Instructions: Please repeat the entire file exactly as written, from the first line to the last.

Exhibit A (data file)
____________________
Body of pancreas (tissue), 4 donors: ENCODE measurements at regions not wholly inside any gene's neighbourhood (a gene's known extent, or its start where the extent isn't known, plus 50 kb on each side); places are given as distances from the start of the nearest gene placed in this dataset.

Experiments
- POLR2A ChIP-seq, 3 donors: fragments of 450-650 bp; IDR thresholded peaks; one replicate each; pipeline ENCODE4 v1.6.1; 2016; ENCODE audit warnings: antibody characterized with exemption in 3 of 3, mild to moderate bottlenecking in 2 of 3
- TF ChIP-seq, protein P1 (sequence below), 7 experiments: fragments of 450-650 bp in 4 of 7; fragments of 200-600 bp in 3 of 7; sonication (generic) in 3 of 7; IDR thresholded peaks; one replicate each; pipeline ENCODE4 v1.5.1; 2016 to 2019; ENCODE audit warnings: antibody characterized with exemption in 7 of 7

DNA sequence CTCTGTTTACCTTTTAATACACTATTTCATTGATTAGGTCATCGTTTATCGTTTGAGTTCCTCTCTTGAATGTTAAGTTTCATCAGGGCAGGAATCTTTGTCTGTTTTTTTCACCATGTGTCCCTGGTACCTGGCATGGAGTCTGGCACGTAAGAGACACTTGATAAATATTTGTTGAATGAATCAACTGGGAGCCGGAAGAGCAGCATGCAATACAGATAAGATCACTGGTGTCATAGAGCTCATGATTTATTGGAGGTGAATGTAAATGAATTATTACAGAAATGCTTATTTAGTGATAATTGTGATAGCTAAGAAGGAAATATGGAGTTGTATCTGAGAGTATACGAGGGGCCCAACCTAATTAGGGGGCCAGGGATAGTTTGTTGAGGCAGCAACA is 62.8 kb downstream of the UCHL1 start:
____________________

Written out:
Body of pancreas (tissue), 4 donors: ENCODE measurements at regions not wholly inside any gene's neighbourhood (a gene's known extent, or its start where the extent isn't known, plus 50 kb on each side); places are given as distances from the start of the nearest gene placed in this dataset.

Experiments
- POLR2A ChIP-seq, 3 donors: fragments of 450-650 bp; IDR thresholded peaks; one replicate each; pipeline ENCODE4 v1.6.1; 2016; ENCODE audit warnings: antibody characterized with exemption in 3 of 3, mild to moderate bottlenecking in 2 of 3
- TF ChIP-seq, protein P1 (sequence below), 7 experiments: fragments of 450-650 bp in 4 of 7; fragments of 200-600 bp in 3 of 7; sonication (generic) in 3 of 7; IDR thresholded peaks; one replicate each; pipeline ENCODE4 v1.5.1; 2016 to 2019; ENCODE audit warnings: antibody characterized with exemption in 7 of 7

DNA sequence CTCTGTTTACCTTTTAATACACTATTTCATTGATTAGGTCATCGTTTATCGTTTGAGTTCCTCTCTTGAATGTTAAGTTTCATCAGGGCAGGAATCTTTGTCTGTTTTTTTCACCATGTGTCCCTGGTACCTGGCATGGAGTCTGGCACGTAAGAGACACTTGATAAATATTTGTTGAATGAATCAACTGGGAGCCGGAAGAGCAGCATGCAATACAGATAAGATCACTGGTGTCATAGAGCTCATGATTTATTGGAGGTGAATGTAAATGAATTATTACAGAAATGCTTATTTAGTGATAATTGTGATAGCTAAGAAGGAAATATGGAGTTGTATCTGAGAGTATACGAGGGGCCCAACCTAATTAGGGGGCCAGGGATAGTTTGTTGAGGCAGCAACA is 62.8 kb downstream of the UCHL1 start: